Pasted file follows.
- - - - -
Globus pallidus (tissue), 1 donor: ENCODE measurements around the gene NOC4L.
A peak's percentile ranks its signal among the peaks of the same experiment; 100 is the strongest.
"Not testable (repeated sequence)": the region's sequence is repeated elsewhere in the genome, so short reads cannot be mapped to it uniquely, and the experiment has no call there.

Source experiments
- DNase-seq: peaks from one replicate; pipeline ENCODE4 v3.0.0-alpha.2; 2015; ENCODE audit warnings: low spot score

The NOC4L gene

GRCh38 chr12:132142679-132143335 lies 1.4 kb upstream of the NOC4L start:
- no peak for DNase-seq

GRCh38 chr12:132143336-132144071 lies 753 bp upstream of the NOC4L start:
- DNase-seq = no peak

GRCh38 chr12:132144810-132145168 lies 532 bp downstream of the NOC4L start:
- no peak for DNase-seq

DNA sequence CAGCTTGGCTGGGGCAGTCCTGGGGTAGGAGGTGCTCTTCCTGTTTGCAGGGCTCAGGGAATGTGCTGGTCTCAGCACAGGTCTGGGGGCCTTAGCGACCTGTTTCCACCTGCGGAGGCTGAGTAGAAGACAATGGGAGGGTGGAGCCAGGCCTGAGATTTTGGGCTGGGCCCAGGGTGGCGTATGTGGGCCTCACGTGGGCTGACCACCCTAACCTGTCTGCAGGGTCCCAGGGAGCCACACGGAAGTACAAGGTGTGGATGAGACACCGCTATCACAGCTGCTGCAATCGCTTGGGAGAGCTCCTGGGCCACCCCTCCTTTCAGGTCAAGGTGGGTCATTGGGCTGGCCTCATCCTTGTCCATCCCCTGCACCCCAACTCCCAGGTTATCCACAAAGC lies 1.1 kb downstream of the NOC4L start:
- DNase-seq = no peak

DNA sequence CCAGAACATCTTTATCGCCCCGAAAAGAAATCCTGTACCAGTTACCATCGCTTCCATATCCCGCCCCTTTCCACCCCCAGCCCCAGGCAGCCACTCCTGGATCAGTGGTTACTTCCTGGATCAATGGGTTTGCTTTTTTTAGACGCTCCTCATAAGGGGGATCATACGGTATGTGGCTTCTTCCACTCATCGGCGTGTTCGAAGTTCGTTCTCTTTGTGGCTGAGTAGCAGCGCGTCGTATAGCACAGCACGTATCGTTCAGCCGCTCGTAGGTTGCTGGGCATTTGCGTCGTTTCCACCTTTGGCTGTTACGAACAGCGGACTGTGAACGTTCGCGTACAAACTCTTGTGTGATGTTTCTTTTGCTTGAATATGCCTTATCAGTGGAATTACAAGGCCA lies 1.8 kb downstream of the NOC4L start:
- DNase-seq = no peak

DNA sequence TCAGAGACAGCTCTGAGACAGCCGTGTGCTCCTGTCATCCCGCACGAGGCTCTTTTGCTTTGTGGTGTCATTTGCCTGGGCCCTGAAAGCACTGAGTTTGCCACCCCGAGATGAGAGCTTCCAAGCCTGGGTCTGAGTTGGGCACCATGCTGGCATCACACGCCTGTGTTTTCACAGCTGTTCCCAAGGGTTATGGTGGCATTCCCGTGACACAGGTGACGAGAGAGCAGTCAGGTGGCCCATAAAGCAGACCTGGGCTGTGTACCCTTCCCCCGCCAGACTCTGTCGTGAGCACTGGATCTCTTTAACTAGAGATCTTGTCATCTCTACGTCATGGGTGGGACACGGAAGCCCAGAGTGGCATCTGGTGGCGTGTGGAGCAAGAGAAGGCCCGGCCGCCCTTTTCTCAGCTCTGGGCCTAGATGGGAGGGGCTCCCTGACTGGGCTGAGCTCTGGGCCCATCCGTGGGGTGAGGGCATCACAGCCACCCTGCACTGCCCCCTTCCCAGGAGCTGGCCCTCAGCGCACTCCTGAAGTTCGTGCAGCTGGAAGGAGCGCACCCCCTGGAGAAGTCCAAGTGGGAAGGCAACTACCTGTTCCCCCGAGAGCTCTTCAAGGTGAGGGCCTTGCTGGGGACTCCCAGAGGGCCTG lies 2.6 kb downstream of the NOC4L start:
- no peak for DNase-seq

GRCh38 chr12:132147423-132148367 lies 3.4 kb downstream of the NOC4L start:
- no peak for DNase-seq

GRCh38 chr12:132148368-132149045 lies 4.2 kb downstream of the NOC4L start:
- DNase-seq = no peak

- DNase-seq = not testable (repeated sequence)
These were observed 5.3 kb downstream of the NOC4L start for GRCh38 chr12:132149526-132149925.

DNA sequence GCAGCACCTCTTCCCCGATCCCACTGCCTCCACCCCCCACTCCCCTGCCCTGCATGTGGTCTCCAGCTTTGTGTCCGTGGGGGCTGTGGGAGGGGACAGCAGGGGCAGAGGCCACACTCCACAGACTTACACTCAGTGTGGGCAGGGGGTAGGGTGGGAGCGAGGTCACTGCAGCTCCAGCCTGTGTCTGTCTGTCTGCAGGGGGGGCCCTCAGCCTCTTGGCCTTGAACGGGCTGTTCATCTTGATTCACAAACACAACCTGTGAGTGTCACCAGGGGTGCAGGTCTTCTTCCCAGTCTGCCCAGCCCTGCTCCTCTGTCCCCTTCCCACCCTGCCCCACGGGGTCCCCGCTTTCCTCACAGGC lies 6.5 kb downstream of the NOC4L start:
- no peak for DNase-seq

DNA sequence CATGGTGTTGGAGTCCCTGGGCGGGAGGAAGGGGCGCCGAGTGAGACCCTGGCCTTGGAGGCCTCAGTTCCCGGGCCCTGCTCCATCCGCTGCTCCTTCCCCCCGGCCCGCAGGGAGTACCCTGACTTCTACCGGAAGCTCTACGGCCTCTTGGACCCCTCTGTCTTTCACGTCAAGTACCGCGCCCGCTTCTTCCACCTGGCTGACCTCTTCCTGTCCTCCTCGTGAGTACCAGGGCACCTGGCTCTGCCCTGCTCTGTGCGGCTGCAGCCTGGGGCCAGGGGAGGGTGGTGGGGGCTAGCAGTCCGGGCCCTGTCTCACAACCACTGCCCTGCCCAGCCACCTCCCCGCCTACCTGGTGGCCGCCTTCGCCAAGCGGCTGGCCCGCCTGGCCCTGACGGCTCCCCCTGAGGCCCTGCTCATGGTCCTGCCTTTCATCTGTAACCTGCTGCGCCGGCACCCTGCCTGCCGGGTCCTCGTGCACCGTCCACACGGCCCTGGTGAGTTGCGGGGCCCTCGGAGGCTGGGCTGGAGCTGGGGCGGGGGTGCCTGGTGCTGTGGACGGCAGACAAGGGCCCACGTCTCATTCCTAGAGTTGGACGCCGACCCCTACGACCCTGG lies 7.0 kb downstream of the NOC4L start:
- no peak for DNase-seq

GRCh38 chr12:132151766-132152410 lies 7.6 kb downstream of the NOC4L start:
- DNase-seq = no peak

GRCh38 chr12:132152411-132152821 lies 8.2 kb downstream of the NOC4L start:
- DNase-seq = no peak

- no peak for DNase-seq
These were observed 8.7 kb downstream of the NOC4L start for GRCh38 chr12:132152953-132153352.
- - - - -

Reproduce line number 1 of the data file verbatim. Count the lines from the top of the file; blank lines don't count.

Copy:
Globus pallidus (tissue), 1 donor: ENCODE measurements around the gene NOC4L.